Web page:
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Response or Comment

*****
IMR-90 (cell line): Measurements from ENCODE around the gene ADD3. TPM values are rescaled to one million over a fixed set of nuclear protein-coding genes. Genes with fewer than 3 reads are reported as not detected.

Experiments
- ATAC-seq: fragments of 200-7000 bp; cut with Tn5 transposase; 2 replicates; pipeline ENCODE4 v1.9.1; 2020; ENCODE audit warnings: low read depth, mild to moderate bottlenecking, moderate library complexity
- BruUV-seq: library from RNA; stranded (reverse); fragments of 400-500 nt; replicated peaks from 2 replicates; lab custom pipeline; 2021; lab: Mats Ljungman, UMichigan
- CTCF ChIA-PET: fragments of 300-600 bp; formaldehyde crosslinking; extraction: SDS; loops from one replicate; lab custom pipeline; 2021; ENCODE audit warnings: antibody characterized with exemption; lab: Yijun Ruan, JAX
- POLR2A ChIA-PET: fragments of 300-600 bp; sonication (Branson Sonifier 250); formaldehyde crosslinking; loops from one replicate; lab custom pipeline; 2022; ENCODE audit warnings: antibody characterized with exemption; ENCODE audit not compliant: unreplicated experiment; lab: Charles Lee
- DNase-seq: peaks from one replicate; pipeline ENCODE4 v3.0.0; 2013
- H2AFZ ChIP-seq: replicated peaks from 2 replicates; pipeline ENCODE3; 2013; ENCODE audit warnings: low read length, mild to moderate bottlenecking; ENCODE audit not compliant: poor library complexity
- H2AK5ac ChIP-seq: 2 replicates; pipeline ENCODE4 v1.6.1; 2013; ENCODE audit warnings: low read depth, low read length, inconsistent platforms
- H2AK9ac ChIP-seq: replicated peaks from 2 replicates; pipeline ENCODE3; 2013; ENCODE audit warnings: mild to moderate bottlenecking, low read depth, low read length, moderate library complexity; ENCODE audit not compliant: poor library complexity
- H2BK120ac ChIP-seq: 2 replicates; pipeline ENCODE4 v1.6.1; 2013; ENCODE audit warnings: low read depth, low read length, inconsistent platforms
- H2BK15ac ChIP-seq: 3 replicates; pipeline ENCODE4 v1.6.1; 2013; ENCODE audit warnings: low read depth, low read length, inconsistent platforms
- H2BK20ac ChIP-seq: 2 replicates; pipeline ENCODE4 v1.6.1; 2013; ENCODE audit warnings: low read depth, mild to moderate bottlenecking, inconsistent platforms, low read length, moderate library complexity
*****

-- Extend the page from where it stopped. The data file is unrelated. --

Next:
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One of the common grounds of a new trial is that the verdict is contrary to law. What law is meant,--the law as it really is, or the law that was given to the jury by the court's instruction? Most cases hold to the latter view. It is the duty of the jury to take the law from the court, whether the court in so giving it is right or wrong. Hence, the jury violate their duty if they fail to follow instructions, even if the instructions are wrong, and a verdict based on a breach of the jury's duty cannot be allowed to stand, even though intrinsically correct. Talley v. Whitlock, (Ala., 1917) 73 So. 976; Gartner v. Mohan, 39 S. D. 202; Yellow Poplar Lumber Co., v. Bartley, 164 Ky., 763; Soderburg v. Chicago St. P. M. & 0. Ry. Co, 67 Ia., 123; Freel v. Pietzsch, 22 N. D., 113; Barton v. Shull, 62 Neb., 570; Dent v. Bryce 16 S. C., I4; Murray v. Heinze, 17 Mont., 353.